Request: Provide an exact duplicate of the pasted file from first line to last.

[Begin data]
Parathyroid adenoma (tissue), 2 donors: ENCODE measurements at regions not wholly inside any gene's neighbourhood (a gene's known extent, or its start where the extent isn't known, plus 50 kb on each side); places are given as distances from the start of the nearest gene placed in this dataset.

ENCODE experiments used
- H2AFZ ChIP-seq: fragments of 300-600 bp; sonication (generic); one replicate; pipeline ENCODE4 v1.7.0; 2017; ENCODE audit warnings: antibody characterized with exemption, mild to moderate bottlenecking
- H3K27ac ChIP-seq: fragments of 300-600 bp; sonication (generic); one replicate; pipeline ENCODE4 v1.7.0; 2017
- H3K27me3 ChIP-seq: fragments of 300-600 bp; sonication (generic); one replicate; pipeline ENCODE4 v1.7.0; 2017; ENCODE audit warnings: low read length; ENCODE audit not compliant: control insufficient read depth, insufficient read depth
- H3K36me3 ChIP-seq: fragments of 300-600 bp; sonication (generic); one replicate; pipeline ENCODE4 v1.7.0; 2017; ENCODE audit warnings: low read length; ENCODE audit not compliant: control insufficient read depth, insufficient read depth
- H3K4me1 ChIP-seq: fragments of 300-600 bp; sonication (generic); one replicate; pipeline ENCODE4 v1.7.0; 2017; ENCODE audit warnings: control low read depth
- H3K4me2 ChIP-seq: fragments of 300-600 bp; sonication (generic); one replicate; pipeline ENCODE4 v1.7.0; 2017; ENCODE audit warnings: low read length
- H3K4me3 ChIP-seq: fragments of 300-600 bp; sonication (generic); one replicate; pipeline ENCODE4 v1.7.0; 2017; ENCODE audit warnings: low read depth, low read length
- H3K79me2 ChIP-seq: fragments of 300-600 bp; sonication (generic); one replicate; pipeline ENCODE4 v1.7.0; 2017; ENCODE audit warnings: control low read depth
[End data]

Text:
Parathyroid adenoma (tissue), 2 donors: ENCODE measurements at regions not wholly inside any gene's neighbourhood (a gene's known extent, or its start where the extent isn't known, plus 50 kb on each side); places are given as distances from the start of the nearest gene placed in this dataset.

ENCODE experiments used
- H2AFZ ChIP-seq: fragments of 300-600 bp; sonication (generic); one replicate; pipeline ENCODE4 v1.7.0; 2017; ENCODE audit warnings: antibody characterized with exemption, mild to moderate bottlenecking
- H3K27ac ChIP-seq: fragments of 300-600 bp; sonication (generic); one replicate; pipeline ENCODE4 v1.7.0; 2017
- H3K27me3 ChIP-seq: fragments of 300-600 bp; sonication (generic); one replicate; pipeline ENCODE4 v1.7.0; 2017; ENCODE audit warnings: low read length; ENCODE audit not compliant: control insufficient read depth, insufficient read depth
- H3K36me3 ChIP-seq: fragments of 300-600 bp; sonication (generic); one replicate; pipeline ENCODE4 v1.7.0; 2017; ENCODE audit warnings: low read length; ENCODE audit not compliant: control insufficient read depth, insufficient read depth
- H3K4me1 ChIP-seq: fragments of 300-600 bp; sonication (generic); one replicate; pipeline ENCODE4 v1.7.0; 2017; ENCODE audit warnings: control low read depth
- H3K4me2 ChIP-seq: fragments of 300-600 bp; sonication (generic); one replicate; pipeline ENCODE4 v1.7.0; 2017; ENCODE audit warnings: low read length
- H3K4me3 ChIP-seq: fragments of 300-600 bp; sonication (generic); one replicate; pipeline ENCODE4 v1.7.0; 2017; ENCODE audit warnings: low read depth, low read length
- H3K79me2 ChIP-seq: fragments of 300-600 bp; sonication (generic); one replicate; pipeline ENCODE4 v1.7.0; 2017; ENCODE audit warnings: control low read depth